Deepa Mehta’s cinematic interpretation of Midnight’s Children was adapted in collaboration with the book’s author Salman Rushdie. The film features an ensemble cast of Bollywood actors and actresses and follows the narrative of Rushdie’s book which charts the birth of a newly divided Indian subcontinent through the eyes of a young boy named Saleem Sinai, who is born at the stroke of midnight on Indian independence.
There will a number of sections of the audience who will be interested in watching Midnight’s Children: those who have read and love the book, those with a historical interest in the Indian sub-continent’s history and those who are eager to see some big mainstream Bollywood names who feature in this big international English language film. We will try to cover all those interests as best we can.
First and foremost the film production: Deepa Mehta has created a beautiful and epic film. It takes some effort to recreate the period settings from the pre and post independence era, combined with recreating both East and West Pakistan. Above all that, is the mammoth task of adapting a long and multi-layered book of 600 pages, which was split into three parts and holds a number of characters and subplots. Deepa manages to weave a number of those plots, with the periodical and geographical settings, colourful costumes, characters, dialogue and music to present it as an epic feature. In that sense, she has managed to bring what was previously called an ‘unfilmable’ book to the big screen.
For those who have read the book and those who perhaps have not, here is where you may hold mixed views. If you have read the book, you will instantly relate to much of what has been adapted from the book. You will have moments of realisation, moments of appreciation and of course moments of disagreements – why did they do this like that? Why did they miss that out? If you have not read the book, beyond appreciating the lovely cinematography, music and fine performances, you may find that there is a lot going on and that a fair amount has been squeezed into the 146 minute running time. To balance both sides, Midnight’s Children may perhaps have been a far satisfying product if it was presented as say, a four part HBO style drama. That way one could have fully explored the characters and subplots, rather than worrying about what to include and what to drop. Just a thought, which takes nothing away from the film as it stands. What some fans will enjoy though, is Salman Rushdie as the voiceover narrator.
It has been a while since so much of India’s modern history has been captured on screen, which for many will be a point of interest. The film moves from 1917 through to India’s independence and the birth of East and West Pakistan. It covers the Indo-Pakistani war, creation of Bangladesh and Indira Gandhi’s State of Emergency in India. Furthermore the film moves effortlessly between pre-partition Kashmir, to post-partition Bombay, apparently being shot in around 651 locations, paying much attention to the period details. Midnight’s Children condenses over 60 years of history and 600 pages of the book into a two and half hour film, so for those who may never end up reading the book, the film is a historical treat to watch.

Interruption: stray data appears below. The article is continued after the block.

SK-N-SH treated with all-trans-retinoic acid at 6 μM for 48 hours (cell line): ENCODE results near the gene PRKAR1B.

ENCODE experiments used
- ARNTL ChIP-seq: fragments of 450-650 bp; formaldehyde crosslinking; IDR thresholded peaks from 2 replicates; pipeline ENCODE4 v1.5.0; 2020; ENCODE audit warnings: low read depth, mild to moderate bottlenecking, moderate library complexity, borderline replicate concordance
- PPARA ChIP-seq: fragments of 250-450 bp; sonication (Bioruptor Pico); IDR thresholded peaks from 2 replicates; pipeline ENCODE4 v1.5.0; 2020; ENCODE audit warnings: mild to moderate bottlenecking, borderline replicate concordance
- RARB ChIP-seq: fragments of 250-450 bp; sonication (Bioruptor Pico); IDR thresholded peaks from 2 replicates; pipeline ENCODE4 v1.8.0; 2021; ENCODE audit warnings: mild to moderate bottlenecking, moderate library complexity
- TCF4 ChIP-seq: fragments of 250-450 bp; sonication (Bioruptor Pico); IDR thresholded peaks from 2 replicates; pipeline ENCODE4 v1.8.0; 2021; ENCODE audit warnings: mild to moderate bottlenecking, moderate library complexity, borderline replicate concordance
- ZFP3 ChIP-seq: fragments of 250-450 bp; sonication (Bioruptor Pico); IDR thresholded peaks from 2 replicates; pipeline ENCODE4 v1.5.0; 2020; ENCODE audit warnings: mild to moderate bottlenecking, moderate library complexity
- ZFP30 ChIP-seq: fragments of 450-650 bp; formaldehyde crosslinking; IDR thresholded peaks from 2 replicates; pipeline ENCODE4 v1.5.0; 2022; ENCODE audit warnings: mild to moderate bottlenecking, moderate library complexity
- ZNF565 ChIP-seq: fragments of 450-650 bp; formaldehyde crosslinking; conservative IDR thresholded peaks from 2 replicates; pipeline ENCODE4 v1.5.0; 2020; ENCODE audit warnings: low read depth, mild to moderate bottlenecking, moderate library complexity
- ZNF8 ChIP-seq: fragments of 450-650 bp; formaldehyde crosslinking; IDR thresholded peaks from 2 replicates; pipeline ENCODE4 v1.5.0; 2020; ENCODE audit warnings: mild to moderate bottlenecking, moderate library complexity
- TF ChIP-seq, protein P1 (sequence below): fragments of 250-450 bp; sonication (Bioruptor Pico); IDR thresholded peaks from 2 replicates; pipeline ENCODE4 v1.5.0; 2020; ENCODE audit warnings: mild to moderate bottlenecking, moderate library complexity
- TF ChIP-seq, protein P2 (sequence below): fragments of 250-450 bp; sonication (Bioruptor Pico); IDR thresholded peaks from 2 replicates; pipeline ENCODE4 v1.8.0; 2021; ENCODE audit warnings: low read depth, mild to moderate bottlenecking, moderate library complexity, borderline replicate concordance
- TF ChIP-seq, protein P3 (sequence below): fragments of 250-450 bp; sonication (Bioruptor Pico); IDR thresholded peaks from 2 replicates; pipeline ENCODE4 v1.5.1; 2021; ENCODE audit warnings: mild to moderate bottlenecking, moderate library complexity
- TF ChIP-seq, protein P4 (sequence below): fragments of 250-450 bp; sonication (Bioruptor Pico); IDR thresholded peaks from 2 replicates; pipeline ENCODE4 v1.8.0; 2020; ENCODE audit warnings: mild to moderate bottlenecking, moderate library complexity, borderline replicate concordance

One of the successes of Midnight’s Children is the casting. Deepa Mehta manages to rope in a whole host of Bollywood actors which include Anupam Kher, Shabana Azmi, Rahul Bose, Soha Ali Khan, Seema Biswas, Ranvir Shorey and Siddharth, amongst many others you will recognise. Some of the standout performances were Rahul Bose as the firm and cold General Zulfikar, Seema Biswas as the fateful nurse and ‘aiyya’ and Shabana Azmi as the mother. What is great, is that all the actors play characters who make up part of an ensemble cast and though in places their screentime may seem short, the impact is nevertheless felt. We should make a special mention of the main leads, for example Siddharth who plays Shiva, the main antagonist of the book and Shriya Sharan who plays Parvati, Saleem’s wife. The main lead Satya Bhabha has to be commended in his performance throughout. Being of British origin, he manages to deliver a convincing portrayal of the character of Saleem and to integrate his performance with what is essentially a cast of completely Indian based actors. Another quick mention for our readers who will remember Darsheel Safary from Aamir Khan’s Taare Zameen Par, he plays the young Saleem and is an absolute pleasure to watch.
Midnight’s Children may not be a perfect film, but rather than focus on dissecting the film, we believe that there is something for everyone, as fans of the book, as interested historians, as intrigued Bollywood fans. It is a film deserved to be watched for one, or all, of those reasons.